The judge’s order also temporarily bars me from further revealing to Navigator owner Hack what Plotkin in his court papers called the “trade secrets” of covering the West Marin sheriff’s log. Ironically, I had noted in a Nov. 6, 2003, column that The Light’s style of Sheriff’s Calls had been copied from The Evergreen (Colorado) Canyon Courier.

    The Navigator this summer converted from being a weekly newspaper based in the town of Bodega Bay, Sonoma County, to an Internet website, and it is now planning to print only five special editions a year. For eight years, Navigator Publisher Hack and his wife, attorney Kathie Simmons, have covered the Sonoma County sheriff’s log, and it would seem to me that Joel and Kathie don’t need my coaching to cover a sheriff’s log.

    The Navigator’s traditional style of covering the sheriff’s log is slightly different from my traditional style, but so is The Light’s current style. The Light’s Sheriff’s Calls are now being written by Plotkin’s wife Lys, who in a declaration to the court acknowledged she started out using my style but “which I have subsequently altered in practice slightly.”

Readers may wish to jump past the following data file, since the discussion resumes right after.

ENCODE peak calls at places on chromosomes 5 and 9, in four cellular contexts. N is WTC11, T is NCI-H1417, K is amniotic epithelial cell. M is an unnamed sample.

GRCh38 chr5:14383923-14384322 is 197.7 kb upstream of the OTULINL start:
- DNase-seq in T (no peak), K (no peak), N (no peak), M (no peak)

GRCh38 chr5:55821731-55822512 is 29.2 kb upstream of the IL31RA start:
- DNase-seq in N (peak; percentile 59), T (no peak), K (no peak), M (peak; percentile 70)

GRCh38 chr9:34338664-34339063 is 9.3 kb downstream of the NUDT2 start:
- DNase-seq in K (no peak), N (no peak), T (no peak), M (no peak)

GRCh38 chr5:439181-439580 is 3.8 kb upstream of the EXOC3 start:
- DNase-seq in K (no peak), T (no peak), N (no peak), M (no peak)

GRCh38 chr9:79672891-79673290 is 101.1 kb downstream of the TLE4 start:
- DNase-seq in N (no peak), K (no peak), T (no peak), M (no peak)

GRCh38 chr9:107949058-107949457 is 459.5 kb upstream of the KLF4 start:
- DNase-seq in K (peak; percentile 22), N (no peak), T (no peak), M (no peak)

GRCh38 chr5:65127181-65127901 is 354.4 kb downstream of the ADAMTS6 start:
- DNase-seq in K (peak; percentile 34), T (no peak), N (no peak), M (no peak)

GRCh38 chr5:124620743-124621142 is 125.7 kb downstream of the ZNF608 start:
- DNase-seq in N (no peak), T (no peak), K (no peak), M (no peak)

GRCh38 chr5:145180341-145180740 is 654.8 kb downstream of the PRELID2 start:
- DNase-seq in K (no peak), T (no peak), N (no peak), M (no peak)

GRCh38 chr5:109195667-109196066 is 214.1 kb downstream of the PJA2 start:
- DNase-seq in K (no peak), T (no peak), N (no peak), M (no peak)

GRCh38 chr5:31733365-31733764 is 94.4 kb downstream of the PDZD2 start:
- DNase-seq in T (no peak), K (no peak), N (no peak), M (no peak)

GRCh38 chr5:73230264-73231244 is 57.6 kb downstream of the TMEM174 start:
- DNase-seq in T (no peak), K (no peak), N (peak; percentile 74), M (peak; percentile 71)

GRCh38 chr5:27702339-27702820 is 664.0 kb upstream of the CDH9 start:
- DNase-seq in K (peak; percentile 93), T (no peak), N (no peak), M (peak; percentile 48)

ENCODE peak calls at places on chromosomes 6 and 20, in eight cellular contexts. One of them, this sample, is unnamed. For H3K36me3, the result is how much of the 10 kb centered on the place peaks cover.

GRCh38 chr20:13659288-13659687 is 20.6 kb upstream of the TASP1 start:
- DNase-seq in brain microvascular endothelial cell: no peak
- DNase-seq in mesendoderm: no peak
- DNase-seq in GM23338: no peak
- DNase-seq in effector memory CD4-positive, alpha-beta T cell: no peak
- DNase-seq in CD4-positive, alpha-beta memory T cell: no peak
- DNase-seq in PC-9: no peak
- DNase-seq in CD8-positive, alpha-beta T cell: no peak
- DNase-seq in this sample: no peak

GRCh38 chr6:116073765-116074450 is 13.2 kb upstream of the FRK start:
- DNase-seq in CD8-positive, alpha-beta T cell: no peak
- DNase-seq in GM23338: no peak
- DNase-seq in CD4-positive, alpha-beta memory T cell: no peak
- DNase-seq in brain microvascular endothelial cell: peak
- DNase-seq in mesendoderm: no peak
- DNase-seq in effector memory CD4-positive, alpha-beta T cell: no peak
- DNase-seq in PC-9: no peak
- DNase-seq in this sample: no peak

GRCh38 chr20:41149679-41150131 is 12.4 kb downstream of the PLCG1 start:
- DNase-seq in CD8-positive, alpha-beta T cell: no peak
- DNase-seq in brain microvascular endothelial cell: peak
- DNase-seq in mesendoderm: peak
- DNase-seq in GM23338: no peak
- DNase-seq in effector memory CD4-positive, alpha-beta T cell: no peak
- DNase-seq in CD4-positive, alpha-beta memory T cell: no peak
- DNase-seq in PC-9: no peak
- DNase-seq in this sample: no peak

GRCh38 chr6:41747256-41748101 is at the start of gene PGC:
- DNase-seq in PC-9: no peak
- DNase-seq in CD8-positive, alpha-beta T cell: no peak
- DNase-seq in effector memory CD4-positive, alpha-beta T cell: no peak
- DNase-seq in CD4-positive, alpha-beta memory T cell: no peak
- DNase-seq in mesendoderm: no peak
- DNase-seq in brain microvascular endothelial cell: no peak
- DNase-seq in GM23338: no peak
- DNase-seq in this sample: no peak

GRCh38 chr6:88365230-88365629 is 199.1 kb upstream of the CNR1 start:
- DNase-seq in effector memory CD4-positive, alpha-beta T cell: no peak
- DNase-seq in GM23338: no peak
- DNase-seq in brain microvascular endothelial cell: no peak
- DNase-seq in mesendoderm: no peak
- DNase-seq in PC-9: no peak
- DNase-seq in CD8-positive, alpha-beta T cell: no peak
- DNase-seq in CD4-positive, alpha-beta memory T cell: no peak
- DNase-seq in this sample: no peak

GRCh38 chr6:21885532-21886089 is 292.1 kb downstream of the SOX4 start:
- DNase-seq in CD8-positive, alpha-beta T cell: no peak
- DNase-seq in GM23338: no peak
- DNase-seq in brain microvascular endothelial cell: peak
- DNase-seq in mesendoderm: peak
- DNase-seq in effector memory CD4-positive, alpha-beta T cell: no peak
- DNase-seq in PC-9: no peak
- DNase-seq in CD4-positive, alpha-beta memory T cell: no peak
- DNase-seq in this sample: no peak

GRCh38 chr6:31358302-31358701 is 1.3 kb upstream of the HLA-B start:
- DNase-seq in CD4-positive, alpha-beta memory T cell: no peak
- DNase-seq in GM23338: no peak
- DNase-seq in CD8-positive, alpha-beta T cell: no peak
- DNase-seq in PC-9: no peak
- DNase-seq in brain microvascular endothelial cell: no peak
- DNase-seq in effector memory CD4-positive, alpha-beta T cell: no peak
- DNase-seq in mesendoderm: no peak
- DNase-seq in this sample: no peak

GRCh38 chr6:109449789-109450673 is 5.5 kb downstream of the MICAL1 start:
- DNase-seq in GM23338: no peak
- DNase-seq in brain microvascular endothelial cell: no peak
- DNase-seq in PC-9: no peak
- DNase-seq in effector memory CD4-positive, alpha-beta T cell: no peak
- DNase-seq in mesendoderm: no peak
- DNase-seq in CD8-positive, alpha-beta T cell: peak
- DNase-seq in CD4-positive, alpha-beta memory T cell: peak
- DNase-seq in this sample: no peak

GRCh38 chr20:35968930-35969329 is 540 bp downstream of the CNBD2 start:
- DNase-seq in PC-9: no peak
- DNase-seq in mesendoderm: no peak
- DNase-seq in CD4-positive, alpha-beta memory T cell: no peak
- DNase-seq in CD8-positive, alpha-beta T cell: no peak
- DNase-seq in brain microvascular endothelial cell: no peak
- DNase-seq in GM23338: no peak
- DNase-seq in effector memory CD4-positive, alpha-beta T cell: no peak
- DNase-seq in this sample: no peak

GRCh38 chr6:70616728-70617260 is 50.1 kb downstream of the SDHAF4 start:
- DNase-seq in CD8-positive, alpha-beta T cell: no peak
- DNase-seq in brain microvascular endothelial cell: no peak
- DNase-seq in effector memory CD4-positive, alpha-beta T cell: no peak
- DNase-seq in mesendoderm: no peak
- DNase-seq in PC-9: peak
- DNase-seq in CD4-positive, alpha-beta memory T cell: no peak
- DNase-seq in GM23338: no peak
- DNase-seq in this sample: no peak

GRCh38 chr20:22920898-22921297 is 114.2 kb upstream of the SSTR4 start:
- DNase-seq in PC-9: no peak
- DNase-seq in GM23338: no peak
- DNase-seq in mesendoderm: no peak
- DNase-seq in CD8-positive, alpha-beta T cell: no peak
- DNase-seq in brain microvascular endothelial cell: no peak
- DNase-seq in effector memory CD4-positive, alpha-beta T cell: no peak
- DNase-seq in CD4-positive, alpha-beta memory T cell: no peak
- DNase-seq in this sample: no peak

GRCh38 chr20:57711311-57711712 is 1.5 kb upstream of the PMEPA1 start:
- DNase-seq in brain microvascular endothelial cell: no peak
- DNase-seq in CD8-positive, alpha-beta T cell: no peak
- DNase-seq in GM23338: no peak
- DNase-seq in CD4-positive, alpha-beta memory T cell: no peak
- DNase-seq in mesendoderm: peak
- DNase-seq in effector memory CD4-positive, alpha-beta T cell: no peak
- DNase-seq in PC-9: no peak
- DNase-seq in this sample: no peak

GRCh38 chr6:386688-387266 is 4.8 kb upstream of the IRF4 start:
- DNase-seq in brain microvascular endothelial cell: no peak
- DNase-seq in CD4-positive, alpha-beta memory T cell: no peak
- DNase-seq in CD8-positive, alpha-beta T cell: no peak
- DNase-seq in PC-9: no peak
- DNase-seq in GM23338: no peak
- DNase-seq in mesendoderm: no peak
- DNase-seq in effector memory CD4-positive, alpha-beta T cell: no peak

In his motion for an injunction, Plotkin says that last November, i imparted to him a “very valuable trade secret based on a special relationship with the Point Reyes Station Sheriff’s Office and a particular and complicated methodology for deciphering the Sheriff’s Calls, logs, and records, and transcribing them into the format of the newspaper feature.”

    Lys Plotkin, who was also coached by me, further explained, “He showed me how to navigate the complicated abbreviations and penal code citations in the briefing log of the sheriff’s station. The briefing log consists of condensed incident reports using abbreviations, and occasionally require the assistance of a deputy or lieutenant to clarify.”

    Responding to their written comments, I told the press after the hearing, “I can’t fathom how I’m imparting trade secrets when I advise reporters to ask deputies when they have questions or when I tell them numbers of various sections of the state penal code.”

    Of course, I’m disappointed in Judge Sutro’s issuing a temporary restraining order against the online Navigator, its owner Hack, and me. However, I expect all of us will ultimately prevail in the upcoming hearings.